According to a former deckhand, working on a river towboat is unlike any other offshore experience he’s had. The deckhand insists when you work on a ship, you don’t work a job. Rather, you live your job.

Towboat, also called a line boat, are boats that push barges down water ways or rivers. These are not like tugboats that pull ships out to sea. These boats are designed to push their loads inland and typically have a crew of eight to ten members, depending on the type of waterway.

Deckhand Describes Life On a River Towboat

Crewmembers who board a towboat can expect to get wet during their time there. Towboats chug through nearly every kind of weather, except through fog (captains often park the boat for a fog delay). During dry seasons, the rivers are narrow and shallow, however, during the rainy seasons, rivers are high and fast. Rainy, dry, snow or fog all change the dynamic of how crewmembers operate.

Towboats typically have two or three engines, which are very powerful as they push heavy cargo barges. Each engine has its own propeller. The boat has a flat, sometimes square bow in the center where the captain and crew are stationed. The boat requires a capstan line to center it in addition to the face wires, which hold the barges in place, and wing wires, which allow the captain to steer. Normally crews will double up on wires that hold the boat steady, as you never can have too much stability.

How to Stay Safe on River Towboat, as Told by a Former Deckhand

As told by the former line boat deckhand, here are some safety tips that can make life on deck more comfortable, save a limb or save your life:

  • Given that you and your crewmembers are in such close quarters for an extended period of time, it makes it difficult to avoid getting sick. Take some over-the-counter medicines with you, just in case.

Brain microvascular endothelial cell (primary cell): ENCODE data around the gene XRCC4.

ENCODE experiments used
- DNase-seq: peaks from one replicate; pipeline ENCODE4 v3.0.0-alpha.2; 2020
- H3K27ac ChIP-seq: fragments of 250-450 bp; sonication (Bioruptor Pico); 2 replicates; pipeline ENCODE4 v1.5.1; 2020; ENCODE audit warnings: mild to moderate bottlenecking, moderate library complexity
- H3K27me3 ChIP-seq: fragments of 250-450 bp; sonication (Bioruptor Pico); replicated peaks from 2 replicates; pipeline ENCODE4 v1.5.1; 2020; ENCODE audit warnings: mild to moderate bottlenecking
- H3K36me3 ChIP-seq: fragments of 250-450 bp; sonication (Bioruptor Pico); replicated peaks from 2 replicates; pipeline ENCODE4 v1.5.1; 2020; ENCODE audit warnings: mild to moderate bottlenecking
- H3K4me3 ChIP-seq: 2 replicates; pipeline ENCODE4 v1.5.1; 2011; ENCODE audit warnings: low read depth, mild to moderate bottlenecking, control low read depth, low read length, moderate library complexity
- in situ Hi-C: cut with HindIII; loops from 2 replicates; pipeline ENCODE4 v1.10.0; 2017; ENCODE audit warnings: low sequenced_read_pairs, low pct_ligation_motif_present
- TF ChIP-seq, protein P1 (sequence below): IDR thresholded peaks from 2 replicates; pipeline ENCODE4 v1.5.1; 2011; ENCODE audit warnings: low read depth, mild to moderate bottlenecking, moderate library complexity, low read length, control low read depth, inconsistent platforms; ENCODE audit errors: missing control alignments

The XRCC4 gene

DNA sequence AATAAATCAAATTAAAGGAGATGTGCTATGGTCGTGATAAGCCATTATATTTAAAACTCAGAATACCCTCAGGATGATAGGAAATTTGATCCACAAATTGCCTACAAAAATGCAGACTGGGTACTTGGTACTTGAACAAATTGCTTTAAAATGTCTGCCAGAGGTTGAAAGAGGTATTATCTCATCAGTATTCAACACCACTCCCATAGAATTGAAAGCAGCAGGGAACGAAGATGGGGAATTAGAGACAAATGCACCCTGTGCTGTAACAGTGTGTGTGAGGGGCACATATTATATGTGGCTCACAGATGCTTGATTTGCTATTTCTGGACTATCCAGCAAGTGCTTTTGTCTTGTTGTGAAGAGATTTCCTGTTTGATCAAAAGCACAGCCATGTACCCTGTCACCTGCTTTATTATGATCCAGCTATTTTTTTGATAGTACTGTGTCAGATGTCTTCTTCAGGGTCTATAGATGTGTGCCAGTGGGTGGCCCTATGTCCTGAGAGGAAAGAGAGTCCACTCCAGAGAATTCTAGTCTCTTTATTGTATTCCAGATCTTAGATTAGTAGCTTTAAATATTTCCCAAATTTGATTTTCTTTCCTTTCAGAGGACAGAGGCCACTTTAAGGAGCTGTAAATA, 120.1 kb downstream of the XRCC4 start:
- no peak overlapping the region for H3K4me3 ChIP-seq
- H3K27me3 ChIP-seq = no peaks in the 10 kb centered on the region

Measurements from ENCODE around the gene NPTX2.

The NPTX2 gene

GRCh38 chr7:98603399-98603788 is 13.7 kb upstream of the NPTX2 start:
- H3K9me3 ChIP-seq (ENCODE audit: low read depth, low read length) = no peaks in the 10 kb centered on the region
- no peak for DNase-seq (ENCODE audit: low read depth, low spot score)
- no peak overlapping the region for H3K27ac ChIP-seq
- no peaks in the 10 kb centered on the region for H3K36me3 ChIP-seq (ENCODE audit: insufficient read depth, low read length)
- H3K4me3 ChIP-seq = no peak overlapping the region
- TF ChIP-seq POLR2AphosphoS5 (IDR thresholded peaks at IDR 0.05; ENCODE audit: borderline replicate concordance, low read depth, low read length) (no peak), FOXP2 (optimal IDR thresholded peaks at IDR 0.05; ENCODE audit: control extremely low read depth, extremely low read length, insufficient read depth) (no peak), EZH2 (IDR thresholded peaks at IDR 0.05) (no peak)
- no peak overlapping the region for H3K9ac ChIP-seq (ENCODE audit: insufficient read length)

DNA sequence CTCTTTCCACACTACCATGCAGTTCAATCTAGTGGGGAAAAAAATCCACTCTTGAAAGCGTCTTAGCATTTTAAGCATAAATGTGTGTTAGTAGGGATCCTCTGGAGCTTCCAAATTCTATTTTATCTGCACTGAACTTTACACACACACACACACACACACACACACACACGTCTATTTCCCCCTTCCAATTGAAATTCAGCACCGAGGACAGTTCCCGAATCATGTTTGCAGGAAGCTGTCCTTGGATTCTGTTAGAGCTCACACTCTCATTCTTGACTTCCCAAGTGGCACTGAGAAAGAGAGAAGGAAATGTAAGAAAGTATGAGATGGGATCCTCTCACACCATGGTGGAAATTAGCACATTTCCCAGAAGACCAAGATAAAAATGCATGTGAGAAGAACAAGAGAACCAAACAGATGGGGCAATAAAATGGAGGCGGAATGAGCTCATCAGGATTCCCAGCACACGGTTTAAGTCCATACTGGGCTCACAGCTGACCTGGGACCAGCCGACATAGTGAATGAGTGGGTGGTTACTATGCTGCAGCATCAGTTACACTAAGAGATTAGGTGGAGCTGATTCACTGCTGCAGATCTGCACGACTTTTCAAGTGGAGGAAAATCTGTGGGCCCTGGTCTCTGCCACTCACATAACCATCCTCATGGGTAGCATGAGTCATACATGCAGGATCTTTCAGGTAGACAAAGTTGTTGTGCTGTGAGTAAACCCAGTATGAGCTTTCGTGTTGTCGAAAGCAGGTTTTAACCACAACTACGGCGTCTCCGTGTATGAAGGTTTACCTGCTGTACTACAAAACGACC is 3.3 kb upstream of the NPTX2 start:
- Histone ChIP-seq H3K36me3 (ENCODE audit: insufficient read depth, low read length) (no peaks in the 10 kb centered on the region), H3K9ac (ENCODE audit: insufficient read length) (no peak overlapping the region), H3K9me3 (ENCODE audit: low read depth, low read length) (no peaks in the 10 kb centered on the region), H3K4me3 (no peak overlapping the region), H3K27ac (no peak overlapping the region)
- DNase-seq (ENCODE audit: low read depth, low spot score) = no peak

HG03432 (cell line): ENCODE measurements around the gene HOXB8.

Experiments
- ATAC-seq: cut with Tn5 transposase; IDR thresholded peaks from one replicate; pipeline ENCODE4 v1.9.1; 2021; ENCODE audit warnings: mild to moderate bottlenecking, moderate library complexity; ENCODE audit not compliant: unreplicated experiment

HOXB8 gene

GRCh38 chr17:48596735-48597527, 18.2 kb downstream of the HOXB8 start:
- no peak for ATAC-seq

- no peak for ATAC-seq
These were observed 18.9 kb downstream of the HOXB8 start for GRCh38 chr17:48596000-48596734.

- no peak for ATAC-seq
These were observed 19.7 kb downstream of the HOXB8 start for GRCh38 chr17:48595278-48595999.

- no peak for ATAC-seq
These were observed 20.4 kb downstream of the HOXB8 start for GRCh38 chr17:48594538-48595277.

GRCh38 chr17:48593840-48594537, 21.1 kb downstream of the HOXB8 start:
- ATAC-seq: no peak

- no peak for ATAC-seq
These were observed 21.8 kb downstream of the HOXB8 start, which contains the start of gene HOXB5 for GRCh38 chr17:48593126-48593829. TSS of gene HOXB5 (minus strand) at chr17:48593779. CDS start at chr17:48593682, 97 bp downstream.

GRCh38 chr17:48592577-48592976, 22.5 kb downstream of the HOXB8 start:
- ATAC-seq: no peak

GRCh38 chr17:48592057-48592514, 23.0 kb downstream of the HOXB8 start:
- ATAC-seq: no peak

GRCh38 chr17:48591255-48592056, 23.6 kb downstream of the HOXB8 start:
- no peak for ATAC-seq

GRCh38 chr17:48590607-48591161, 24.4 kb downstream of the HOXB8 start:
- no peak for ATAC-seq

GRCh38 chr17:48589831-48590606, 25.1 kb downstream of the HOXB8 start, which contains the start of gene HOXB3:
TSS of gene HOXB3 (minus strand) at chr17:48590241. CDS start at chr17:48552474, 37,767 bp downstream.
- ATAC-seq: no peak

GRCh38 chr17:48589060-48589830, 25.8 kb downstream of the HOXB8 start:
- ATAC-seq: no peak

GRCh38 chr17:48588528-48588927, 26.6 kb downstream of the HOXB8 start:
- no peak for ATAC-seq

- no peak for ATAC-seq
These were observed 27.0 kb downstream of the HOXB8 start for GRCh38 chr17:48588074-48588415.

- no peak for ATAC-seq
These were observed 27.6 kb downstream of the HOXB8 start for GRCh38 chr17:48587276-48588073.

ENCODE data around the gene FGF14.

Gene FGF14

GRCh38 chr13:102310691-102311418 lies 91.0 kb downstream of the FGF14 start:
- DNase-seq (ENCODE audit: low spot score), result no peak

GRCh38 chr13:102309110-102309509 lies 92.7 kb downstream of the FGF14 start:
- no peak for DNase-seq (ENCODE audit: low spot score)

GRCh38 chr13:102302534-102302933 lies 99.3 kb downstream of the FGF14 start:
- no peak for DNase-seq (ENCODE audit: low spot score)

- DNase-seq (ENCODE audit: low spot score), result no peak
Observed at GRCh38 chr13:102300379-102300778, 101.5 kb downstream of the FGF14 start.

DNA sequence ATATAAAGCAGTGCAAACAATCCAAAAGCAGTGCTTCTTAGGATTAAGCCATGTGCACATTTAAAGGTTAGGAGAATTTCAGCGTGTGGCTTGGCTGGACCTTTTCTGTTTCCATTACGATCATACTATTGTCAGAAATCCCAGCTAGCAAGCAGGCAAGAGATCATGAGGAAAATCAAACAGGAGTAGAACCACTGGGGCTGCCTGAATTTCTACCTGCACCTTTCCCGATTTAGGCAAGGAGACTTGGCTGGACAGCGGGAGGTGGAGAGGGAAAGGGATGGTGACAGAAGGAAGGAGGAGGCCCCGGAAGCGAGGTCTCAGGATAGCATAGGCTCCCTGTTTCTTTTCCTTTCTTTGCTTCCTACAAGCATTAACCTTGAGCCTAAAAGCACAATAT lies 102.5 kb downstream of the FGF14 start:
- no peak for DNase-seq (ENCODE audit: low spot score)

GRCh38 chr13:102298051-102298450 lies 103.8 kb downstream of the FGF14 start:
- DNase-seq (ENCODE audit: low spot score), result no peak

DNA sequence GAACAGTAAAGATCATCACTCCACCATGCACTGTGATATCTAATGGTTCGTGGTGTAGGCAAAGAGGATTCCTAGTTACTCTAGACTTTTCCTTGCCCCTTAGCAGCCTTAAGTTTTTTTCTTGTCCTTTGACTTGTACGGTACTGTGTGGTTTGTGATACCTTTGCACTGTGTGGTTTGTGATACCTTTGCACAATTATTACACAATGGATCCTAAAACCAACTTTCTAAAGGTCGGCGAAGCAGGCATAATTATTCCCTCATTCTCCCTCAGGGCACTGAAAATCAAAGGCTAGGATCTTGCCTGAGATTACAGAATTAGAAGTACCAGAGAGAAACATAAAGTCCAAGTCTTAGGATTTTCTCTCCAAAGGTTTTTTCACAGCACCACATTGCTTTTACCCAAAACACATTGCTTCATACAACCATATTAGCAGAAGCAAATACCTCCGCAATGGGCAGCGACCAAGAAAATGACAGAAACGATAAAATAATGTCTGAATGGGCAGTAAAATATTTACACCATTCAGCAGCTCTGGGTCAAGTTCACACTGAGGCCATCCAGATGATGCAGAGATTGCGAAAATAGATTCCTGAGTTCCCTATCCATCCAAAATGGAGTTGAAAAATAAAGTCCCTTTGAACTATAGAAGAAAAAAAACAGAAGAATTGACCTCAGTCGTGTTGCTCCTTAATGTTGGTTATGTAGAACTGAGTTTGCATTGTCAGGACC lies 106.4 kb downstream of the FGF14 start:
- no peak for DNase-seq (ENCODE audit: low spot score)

• Always watch your feet, as there are usually obstacles you need to walk over. Pay particular attention to lines and wires. Be aware if you loosen a pelican hook, the wire may still have tension on it, springing it across the deck. Lock lines, if not handled carefully, can do the same. Your tugboat operator should ensure you are properly trained in knowing your way around the barges.
  • Decks, stairways, and barges can be particularly slippery. Most boat operators should provide warning signs, or paint stairways or walkways with sand to create a grip. Though you should always be cautious on these slippery surfaces, make sure your captain has placed warnings throughout the ship.
  • Be aware of duck ponds (this comes back to watching your feet), which are gaps between barges, where the boat and the tow meet. These are very easy to fall though. Make sure your captain notifies you of particularly problematic areas.

Your captain also has the responsibility of ensuring all of your fellow crewmembers are properly trained to operate on the boat. All equipment on the boat must be properly maintained as well. And finally, make sure you understand the lines of communication between crewmembers.

As maritime injury lawyer Carolyn Latti explains, Latti & Anderson LLP is an experienced firm that focuses on victims who have been injured in the water.

 

Source: http://hubpages.com/education/Life-On-The-River-As-A-Tow-Boat-Deckhand